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Jones Act: Assumption of the Risk vs. Comparative Fault

“When I seek out professional advice, I don’t want B.S. I want it straight up, with no double talk. I figure do also. I always use plain English, with no sugarcoating no B.S lawyer talk, and no double talk- just old fashioned, unsweetened, unvarnished truth-just the way that I would want it.” -Bill Turley

Jones Act Attorney Jones Act Lawyer

The First Step

When handling your Jones Act Case, you must always tell the truth. Nothing is more important then your credibility. If a judge assumes you are being dishonest, your case will be thrown out and you will be left with nothing. I have seen it happen to many people.

The Next Step

Take the proper steps now, and do your research. Order my free book, Win your Injury Case: The Ultimate No B.S. Guide To Avoiding Insurance Company Tricks That Ruin Your Case [even before you hire a lawyer].

This book is loaded with TONS of information on winning your Jones Act Case. 

Assumption Of The Risk vs. Comparative Fault

Assumption of the risk is a defense brought by a Defendant to diminish or defeat an injured person's recovery. The assumption of the risk defense entails the Defendant proving that the plaintiff knew of a dangerous condition and voluntarily exposed himself or herself to the danger. The assumption of the risk defense derives from the common law. Under the common law, if the injured person assumed the risk, it was a complete defense.

There Is No Assumption of the Risk For Jones Act Seaman

Assumption of risk is not a defense to a suit brought by Seaman under the Jones Act. The master of the vessel has the duty to provide a safe appliances or a safe place in which to work. The master/ vessel can not assert that the Seaman assumed the risk of an unsafe appliance or unsafe place to work.

Comparative Fault

Instead, comparative negligence applies to Seaman. Assumption of risk and contributory negligence on part of seaman are considered as part of comparative negligence.

If a breach of a duty owed by the Seaman to the employer was the sole and proximate cause of his injury, then recovery would be barred, not because of contributory negligence, but rather because no negligence of employers was in the chain of causation. But if the Seaman was injured because of his employer's negligence which combined with his own neglect of duty to his employer, then doctrine of comparative negligence would be applicable.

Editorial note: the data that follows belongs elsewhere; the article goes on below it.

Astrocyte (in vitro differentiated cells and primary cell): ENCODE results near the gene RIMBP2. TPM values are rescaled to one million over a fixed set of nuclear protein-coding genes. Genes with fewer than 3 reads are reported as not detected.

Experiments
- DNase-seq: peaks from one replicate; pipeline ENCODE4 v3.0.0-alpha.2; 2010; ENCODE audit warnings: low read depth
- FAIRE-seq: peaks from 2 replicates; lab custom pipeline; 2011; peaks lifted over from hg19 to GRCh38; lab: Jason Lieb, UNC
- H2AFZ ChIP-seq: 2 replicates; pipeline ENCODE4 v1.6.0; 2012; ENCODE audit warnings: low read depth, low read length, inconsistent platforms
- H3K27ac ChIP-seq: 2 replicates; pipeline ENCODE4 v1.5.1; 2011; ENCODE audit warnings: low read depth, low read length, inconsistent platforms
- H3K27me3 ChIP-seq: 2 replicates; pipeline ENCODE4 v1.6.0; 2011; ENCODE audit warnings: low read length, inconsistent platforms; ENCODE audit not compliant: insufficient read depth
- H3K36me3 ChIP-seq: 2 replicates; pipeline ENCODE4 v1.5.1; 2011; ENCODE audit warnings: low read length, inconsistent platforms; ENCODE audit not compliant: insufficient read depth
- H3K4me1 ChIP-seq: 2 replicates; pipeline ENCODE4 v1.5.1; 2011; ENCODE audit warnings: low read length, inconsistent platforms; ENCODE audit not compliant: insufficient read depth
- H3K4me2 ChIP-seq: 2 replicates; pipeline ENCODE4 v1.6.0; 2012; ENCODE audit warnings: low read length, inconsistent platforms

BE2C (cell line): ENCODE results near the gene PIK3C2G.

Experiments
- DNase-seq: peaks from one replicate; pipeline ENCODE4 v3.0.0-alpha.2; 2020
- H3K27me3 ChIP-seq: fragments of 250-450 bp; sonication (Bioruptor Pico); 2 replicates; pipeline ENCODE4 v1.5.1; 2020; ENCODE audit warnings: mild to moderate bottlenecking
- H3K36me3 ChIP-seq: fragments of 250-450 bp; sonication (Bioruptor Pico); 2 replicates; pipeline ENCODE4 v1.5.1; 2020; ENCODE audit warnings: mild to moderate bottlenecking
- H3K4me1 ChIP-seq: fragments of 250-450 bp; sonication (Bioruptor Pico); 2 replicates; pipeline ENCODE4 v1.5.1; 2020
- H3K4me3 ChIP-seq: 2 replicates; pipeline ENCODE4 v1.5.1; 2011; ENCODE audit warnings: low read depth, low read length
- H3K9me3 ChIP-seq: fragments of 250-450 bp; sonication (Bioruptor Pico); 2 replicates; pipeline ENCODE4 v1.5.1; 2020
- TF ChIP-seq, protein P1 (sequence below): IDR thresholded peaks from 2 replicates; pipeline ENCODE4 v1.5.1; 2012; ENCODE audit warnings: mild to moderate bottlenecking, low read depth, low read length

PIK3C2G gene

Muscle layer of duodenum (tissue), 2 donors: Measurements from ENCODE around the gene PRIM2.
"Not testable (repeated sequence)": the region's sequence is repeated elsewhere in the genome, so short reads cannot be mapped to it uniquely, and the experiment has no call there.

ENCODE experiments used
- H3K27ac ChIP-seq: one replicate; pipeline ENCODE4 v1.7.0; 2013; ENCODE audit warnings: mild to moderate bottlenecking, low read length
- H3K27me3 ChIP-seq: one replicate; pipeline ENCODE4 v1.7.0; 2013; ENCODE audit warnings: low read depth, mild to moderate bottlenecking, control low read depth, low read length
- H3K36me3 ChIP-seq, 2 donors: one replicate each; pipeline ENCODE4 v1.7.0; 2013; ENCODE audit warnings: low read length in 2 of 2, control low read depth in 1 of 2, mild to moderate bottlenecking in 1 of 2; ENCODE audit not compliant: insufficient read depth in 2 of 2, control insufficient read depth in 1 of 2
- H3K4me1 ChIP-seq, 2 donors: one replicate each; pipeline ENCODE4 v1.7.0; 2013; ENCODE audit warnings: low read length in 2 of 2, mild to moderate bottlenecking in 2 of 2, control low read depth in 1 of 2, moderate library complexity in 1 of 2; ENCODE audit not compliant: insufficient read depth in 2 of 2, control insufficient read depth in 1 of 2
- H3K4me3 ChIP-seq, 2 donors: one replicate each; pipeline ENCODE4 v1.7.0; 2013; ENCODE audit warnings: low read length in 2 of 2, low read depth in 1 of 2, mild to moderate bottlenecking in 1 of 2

Comparative fault is also applied in strict liability action for unseaworthiness, in personal injury actions for negligence under Jones Act , and actions brought under Death on the High Seas Act

Seaman cannot be found comparatively negligent when following order to complete task in specific manner. Also, Seaman do not assume the risk of avoidable weather risks.

Reasonable Prudent Person Standard

The determination of whether the injured Seaman has been comparatively negligent is made by judging conduct of seaman against that of reasonably prudent person under the circumstances. The seaman's duty to exercise reasonable care is slight. A Seaman has no duty to find the safest way to perform work. But rather, the duty to provide for a safe course of conduct lies primarily with the vessel owner.

At The Turley & Mara Law Firm, APLC we understand Maritime cases.

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Disclaimer: Please understand these discussions and/or examples are not legal advice. All legal situations are different. This testimonial, endorsement and/or discussion does not constitute a guarantee, warranty, or prediction regarding the outcome of your legal matter, your particular case/ situation and/or this particular case/ situation. Thanks, Bill Turley

William Turley
“When I seek out professional advice, I don’t want B.S., I want it straight up. I figure you do also.”

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